I’m about to start again when she jumps in and says, “Wait, wait, wait! But Helena’s a pixie clown.”

So, I do it again and I’m flapping around and waddling, and it was honestly just the worst audition I’ve ever done. For the NIDA auditions, you’re in a big room with the other actors and after I sit down next to this girl, she leans over to me and says, “Oh man, I felt so sorry for you.”

I didn’t get in so obviously my pixie clown wasn’t up to par. But this isn’t entirely rare. Sometimes a casting director can be like, “Could you just do this a little more purple?”. You just have to roll with it and make some kind of adjustment. 

Want to read another audition experience for someone at NIDA?

What is the visa process like?

If you want to work in Los Angeles, or America more generally, it’s very hard to just move. For the young person who wants to get a visa as an actor, you need an O1 visa (usually). This is basically an industry/profession specific visa, which means that if you get this O1 visa, you can only be an actor.

This is difficult because you don’t really know that you’re going to get frequent work or sufficient money. But also, to even get this visa you need to have done enough work to prove that you’re going to an asset to the country. I had done some work in film, TV and building up credits, but to move straight out of high school is really challenging.


How do people pick where to study?

Well I think it’s important that you train where you want to work. I had known about the school since high school and I showed my parents and told them that’s where I wanted to go. They just laughed me off, but it always stayed at the back of my mind.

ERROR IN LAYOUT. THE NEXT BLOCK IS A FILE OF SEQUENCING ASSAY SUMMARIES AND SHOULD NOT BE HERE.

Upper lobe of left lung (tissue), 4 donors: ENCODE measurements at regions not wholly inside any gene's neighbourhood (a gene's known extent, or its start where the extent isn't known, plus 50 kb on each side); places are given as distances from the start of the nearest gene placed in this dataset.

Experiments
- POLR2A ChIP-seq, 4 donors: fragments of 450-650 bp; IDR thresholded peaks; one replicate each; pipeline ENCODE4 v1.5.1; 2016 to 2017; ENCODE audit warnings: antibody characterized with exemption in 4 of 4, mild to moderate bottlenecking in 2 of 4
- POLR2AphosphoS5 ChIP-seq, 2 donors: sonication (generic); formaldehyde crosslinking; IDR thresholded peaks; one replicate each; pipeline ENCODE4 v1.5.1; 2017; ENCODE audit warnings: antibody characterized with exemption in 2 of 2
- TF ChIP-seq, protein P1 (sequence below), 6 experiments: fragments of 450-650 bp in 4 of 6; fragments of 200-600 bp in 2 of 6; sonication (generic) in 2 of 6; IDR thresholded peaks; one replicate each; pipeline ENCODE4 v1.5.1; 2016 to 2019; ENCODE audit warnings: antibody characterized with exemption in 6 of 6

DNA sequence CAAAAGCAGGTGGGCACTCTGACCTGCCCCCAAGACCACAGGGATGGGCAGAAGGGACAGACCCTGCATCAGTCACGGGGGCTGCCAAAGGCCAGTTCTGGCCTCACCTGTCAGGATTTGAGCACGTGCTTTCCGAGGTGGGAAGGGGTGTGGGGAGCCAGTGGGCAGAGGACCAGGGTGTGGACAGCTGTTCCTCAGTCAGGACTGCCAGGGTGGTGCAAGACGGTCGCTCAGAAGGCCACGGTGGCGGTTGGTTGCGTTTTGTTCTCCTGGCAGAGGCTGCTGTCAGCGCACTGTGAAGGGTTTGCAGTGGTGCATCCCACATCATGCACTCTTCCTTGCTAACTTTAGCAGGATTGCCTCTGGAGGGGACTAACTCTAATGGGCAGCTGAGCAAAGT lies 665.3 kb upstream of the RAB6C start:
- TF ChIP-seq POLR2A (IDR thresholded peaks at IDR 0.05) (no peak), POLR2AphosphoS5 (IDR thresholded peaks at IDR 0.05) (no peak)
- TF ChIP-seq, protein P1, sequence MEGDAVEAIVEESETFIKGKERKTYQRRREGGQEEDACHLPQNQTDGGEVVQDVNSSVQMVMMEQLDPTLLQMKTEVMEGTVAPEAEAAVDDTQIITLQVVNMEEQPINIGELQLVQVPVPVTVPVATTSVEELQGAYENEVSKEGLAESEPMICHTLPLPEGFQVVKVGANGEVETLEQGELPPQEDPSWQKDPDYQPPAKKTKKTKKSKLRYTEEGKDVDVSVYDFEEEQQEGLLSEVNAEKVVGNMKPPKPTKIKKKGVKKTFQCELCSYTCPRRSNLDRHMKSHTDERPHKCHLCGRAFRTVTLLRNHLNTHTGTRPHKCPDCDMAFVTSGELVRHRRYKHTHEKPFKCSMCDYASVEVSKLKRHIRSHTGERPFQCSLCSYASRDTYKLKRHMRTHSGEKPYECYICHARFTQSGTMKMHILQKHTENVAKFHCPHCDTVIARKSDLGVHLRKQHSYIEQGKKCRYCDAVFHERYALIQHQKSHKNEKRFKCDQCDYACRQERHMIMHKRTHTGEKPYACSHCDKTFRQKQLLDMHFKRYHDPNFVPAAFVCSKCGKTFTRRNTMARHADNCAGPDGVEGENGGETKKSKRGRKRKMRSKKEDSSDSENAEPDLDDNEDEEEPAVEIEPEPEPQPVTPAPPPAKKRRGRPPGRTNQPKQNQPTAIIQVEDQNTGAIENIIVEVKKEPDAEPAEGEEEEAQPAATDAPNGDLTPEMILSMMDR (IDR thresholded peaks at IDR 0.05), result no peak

Then one day when I was like, ‘I’m ready to leave the country!’. So, it was 2am and I was in bed when I started doing some googling and the school popped up again and I just started the application process. You had to write all these essays and I think I was just so honest and raw, and I did no editing because it was so late.

I forgot about it for a little while to be honest but then I got an audition, which was in Melbourne. For the audition I had to prepare two monologues, and then also do an interview.

A few weeks after that I got an email saying I needed to register for scholarship applications. I was like, “Hang on, why would I need to register for scholarships?” Basically, they had already sent the acceptance package in the mail, but because I lived in Australia it took so long to get the ‘congratulations’ letter that I found out by that email instead.

It didn’t really hit me at first. I remember I went straight out to a café and I burst into tears when I was ordering my coffee.

I took a class with Felicity Huffman who is from Desperate Housewives. I also learnt from her husband, William H Macy, and he said something to me that’s stuck with me forever. He said, “No matter what, no matter how successful you become, you will always feel like a fraud.” It was super humbling because I think he’s right, no matter what you, will always question if you’re ready for something.

I’ve also been taught a lot by Matthew Barry who was the casting director for The Notebook, The Other Woman, Good Luck Chuck, and My Sister’s Keeper, to name just a few.

What's Your Reaction?
In Love
Not Sure
View Comments (0)

Leave a Reply

Your email address will not be published.

Scroll To Top